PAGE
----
Canadian History, Week 4
“Johnson’s Lower Canada and New Brunswick.” Hand-coloured map, showing the extent of the St. Lawrence River, including a “legend showing: railroads, common roads, canals, cities, Counties, towns & villages.” Source: Library and Archives Canada R11981-168-o-E.
Donald Creighton. The Empire of the St. Lawrence: A study in commerce and politics. 1937. Revised, with new introduction by Christopher Moore. Toronto: University of Toronto Press, 2002.
For Donald Creighton the St. Lawrence functions as both a literary and an explanatory device in this examination of commerce as a developmental force in Canadian history. The history he presents is impressionistic in tone, relative to later styles of historiography. Aside from the river, the actors at the centre of Creighton’s study are merchants – predominantly of British origins and inhabiting an overwhelmingly masculine milieu. In his view, their collective aspiration for economic reach was inspired by the reach of the river; their aspiration for political reach in turn inspired by a desire to protect access to what that river’s reach promised. Their shared dream was one of ‘empire’ in that it was predicated on securing political, economic, and geographical control sufficient to ensure the viability of their particular means of amassing wealth.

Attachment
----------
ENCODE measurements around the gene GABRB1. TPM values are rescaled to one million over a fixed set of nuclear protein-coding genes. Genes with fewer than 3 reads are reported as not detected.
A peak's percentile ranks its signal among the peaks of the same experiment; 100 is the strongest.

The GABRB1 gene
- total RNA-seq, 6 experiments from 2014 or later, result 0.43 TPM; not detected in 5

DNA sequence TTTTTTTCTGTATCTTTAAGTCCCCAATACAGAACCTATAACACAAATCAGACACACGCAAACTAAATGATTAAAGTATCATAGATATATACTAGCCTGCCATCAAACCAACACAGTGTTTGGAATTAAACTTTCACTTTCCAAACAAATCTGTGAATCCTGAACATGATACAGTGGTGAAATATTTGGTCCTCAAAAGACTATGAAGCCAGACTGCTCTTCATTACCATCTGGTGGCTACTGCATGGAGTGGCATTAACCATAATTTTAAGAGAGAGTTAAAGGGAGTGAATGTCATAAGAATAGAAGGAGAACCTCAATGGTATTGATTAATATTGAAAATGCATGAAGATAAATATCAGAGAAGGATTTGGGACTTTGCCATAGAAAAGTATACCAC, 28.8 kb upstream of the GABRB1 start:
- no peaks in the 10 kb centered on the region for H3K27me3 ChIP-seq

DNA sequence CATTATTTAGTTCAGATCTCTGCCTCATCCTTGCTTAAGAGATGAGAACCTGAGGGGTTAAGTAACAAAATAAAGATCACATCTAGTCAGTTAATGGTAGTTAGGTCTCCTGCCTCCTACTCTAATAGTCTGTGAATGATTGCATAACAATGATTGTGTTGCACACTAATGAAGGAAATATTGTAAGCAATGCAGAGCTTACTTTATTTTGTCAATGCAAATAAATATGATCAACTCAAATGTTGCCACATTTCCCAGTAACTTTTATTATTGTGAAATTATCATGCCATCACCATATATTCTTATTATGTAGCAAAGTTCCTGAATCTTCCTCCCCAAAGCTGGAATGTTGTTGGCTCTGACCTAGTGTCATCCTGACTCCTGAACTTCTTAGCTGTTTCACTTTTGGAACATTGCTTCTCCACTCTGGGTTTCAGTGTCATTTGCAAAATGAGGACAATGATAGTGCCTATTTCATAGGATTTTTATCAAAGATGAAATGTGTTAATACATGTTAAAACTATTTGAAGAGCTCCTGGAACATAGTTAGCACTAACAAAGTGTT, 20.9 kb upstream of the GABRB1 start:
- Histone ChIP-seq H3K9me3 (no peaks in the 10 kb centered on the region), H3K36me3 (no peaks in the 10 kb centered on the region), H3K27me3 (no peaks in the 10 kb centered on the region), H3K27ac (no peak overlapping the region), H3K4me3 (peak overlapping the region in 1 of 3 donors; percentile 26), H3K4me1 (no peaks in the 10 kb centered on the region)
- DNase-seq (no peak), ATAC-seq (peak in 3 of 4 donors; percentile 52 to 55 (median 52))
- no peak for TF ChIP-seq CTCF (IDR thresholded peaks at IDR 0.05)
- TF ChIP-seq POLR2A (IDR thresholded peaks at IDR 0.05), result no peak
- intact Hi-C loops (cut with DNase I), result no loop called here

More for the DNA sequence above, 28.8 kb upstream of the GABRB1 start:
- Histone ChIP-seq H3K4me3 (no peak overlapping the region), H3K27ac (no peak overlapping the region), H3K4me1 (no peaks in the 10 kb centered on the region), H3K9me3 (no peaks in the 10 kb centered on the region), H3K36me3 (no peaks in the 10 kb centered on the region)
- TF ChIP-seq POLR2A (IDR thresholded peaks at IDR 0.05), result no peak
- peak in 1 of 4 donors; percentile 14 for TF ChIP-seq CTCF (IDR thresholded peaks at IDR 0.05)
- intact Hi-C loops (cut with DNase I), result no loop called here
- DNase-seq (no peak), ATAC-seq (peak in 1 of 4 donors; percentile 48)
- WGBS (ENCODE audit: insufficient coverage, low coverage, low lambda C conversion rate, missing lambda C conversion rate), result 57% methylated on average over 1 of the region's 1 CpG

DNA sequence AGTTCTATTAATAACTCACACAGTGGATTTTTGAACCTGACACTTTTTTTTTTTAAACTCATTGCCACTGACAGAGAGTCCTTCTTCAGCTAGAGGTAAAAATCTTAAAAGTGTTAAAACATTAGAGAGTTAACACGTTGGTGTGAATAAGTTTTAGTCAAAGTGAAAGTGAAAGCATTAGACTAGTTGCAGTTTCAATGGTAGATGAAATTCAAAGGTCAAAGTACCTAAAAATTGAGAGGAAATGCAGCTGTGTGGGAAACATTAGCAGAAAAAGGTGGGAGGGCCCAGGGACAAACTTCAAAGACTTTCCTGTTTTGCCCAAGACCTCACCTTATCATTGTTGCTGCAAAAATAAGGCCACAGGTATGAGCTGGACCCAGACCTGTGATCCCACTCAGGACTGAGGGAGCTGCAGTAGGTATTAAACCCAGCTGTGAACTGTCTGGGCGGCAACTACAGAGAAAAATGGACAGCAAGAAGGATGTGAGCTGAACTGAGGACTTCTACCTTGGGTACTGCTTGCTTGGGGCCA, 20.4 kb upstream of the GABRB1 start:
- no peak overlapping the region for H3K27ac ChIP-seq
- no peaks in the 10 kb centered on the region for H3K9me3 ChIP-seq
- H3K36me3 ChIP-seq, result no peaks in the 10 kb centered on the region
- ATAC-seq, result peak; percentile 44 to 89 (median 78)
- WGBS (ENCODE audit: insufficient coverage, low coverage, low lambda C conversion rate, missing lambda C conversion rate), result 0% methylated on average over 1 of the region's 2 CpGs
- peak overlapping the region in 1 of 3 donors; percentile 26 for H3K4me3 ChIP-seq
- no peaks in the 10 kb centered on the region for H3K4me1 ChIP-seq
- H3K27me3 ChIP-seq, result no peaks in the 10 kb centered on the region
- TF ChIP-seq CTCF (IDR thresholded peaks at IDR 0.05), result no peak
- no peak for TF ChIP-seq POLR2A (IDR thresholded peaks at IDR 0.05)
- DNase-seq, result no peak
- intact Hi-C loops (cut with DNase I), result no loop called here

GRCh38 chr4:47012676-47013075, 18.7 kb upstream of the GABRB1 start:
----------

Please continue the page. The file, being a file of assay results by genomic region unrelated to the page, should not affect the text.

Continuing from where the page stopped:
The merchants, according to Creighton, were engaged in a competitive, ‘zero-sum game’ reminiscent of Adam Smith’s characterization of mercantilism: what one man accumulated necessarily meant another went without. Long-term cooperation was therefore only possible between the like-mindedly acquisitive, although short-term cooperation might be resorted to as a means to an essentially invariable end — empire. Aboriginal populations appear to have offered such a means, both as suppliers of fur and as allies in attempts to affect territorial supremacy. However, their cooperation appears to arisen less as free choice than as necessity: Creighton asserts, “Indian society was not a separate and self-sufficient organism; it was virtually dependant on the fur-trade.” The French on the other hand appear most often in the role of impediments to merchant aspirations – opportunities for cooperation were necessarily displaced by more numerous opportunities for clashes and conflict borne out of competing ideologies. Creighton finds that John Stuart Mills’ definition of nationality and assessment that differences in collections of the traits “Race, language, literature, religion, laws, customs, ideals, and memories of successes and tribulations endured in common,” invariably lead to conflict, holds true.